In this passage there is a sense of formality between Elizabeth and John which is reminiscent of Act Two. However, whereas that scene was based upon tension, this scene shows a struggle to hold back emotion and to present courage. We get the sense that Elizabeth and John want to appear courageous for the sake of one another; Elizabeth and John have been apart for months, and Proctor has been imprisoned with no information, so again, courage can be seen in his composure. Contrasting to earlier scenes, the court is now desperate and in danger. Many influential characters have been murdered, and the audience now learns this with John.
A well as through the characters’ dialogue, courage is presented through the use of paralinguistics (stage directions). For instance, a sound of “half laughter, half amazement” comes from John, which contrasts to how we might expect a sound of fear. This conveys courage. Moreover, we learn that Elizabeth “will not let herself be drowned in the sea that threatens her”. This metaphorical stage direction evokes a strong sense of emotion and we see she is trying to hold back her emotions and present bravery to John in order not to make him fearful.
The structure of the passage works in adjacency pairs, with John addressing Elizabeth using interrogatives, and Elizabeth answering in declaratives. These questions and answers are mostly short and abrupt, for instance, containing ellipsis such as “The child?” This suggests how John and Elizabeth are trying to compose themselves. They no doubt have a huge feeling of fear and sadness within them. Moreover, rather than asking about his own fate, to start with John asks about his children. This shows how his priority is not himself but the ones he loves, which also suggests courage. This is also reflected in the metaphor “nor keep my children out of the wind”. With archaic lexis to evoke the time the play is set (1692), Proctor shows how his decision to confess is influenced by what it means for his children.
Furthermore, John appears to be more concerned with his friends than his own life, using the matter-of-fact declarative “They come for my life now” (which indicates to the ambiguous sinister movement that could be representative of communism and how it was dealt with during McCarthyism), and quickly moving on to ask who have confessed and how many. Elizabeth emphatically repeats “There be many”, which conveys her shock. The metaphor, “she is one foot in heaven now” is symbolic of Rebecca’s courage. In addition, Giles’ courage is represented in the way he suffers a painful death, yet remains sarcastic and defiant towards Danforth with this remark “more weight”. His knowledge of the law, unlike in Act Three, ends up benefitting his family in the end.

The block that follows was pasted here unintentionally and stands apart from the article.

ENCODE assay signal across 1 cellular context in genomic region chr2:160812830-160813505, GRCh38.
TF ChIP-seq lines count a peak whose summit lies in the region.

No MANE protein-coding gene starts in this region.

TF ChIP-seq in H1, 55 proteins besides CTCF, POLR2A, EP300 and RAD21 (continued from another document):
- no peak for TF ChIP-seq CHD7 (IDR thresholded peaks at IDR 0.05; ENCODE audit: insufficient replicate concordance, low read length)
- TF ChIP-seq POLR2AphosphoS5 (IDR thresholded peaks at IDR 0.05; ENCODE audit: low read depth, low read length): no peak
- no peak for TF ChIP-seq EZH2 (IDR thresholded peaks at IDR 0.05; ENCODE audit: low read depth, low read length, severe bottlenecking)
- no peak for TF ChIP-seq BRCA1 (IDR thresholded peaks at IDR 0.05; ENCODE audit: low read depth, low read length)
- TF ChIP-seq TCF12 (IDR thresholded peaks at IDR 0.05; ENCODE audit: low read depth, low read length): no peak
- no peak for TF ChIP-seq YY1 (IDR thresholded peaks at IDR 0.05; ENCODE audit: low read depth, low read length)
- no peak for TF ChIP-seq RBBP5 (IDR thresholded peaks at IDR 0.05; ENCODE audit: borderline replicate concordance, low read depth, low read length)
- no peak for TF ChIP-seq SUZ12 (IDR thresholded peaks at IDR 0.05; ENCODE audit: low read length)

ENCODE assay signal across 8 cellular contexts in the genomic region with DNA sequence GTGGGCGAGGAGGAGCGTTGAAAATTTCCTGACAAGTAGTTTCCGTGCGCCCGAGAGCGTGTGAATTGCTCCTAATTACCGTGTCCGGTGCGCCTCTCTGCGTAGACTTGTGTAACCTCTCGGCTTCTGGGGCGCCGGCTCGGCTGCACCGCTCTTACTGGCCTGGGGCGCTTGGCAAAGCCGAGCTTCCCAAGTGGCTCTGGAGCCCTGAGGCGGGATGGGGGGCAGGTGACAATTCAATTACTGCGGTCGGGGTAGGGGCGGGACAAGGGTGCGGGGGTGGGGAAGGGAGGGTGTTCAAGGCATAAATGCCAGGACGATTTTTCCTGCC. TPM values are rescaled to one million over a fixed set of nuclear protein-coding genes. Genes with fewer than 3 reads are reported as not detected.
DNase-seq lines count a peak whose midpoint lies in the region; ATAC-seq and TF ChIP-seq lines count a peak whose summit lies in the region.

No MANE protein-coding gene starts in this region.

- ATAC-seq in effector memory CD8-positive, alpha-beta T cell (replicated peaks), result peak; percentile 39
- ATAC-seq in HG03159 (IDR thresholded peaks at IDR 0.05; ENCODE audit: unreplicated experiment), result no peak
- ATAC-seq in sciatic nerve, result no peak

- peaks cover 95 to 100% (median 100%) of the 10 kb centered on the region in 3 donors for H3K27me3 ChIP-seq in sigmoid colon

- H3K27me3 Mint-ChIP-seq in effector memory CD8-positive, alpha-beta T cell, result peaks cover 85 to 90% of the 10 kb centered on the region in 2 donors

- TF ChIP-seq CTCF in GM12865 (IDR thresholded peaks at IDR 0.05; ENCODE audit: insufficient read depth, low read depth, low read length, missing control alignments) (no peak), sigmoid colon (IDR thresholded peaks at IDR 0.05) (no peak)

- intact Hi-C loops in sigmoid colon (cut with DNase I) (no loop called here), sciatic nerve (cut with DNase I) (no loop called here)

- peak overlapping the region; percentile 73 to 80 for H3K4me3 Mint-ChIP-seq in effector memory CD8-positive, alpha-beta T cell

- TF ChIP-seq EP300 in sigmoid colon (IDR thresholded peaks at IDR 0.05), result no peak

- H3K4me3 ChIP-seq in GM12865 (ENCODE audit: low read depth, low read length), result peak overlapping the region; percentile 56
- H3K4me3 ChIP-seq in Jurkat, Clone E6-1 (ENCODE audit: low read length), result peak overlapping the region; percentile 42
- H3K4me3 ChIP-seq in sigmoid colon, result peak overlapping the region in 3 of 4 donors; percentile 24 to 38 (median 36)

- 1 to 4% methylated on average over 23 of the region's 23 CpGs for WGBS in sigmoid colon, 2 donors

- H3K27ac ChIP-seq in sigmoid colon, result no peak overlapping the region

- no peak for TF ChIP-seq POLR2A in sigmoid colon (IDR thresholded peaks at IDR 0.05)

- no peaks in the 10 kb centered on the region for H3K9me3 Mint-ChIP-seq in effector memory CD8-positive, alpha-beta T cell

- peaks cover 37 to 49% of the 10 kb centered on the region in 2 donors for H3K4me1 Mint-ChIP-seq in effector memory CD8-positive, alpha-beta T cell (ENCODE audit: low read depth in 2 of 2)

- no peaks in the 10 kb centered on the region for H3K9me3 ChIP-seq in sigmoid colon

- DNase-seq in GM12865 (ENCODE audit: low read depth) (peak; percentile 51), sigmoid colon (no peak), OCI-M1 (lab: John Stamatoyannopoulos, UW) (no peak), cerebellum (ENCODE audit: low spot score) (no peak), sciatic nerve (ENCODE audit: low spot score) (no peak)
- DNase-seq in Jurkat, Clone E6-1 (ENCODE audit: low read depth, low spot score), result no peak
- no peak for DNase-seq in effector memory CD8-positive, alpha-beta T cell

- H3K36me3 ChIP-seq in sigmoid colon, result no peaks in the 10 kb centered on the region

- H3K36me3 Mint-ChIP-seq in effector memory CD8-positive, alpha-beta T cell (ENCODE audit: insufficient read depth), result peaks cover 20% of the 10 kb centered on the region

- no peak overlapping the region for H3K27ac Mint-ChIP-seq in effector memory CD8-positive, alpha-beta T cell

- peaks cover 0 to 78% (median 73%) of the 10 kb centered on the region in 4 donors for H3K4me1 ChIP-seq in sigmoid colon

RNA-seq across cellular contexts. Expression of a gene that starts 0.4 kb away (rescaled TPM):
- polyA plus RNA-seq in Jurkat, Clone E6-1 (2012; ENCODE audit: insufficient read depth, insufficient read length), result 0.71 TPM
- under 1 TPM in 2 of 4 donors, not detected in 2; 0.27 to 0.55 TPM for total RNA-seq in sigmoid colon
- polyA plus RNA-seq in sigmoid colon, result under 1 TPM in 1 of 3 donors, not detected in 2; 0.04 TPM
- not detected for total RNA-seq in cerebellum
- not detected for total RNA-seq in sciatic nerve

The talk of Giles clearly causes both Elizabeth and John’s courage to waver, with Elizabeth using non-standard English, “it were a fearsome man”, and Proctor pausing when he says “Elizabeth”. Elizabeth’s courage soon returns, however, as she “shows nothing”. Proctor uses simile to say how he “cannot mount the gibbet like a saint”, and this use of synecdoche, also, informs us of the real reason John wishes to confess. This makes him seem more courageous as it is not fear of death that is stopping him, but letting his friends, wife, children, and perhaps God down. His metaphor “Spite only keeps me silent. It is hard to give a lie to dogs” shows his detestation for the court, and sibilance emphasises this strength of feeling. Courage is again emphasised in the imagery of “dogs” which could be seen as conjuring fearful images. John’s use of first person pronoun “me” emphasises again his strength of feeling, as does his choice not to use contraction rather than “it is.” Elizabeth ends the passage with “Whatever you will do, it is a good man does it”. This shows to him her love and approval. Whatever John does, she seems to have forgiven him for previous transgressions, and believes him to be courageous in her eyes.
In conclusion, this passage’s representation of courage shows the journey that Proctor has come on since Act One. Originally, his refusal to confess to adultery and to reveal what Abigail told him makes him seem weak. He has changed a lot, as has his relationship with Elizabeth. Moreover, the other characters’ courage is what eventually leads John to does for the greater cause, in an attempt to free Salem from the real evil that can be human nature.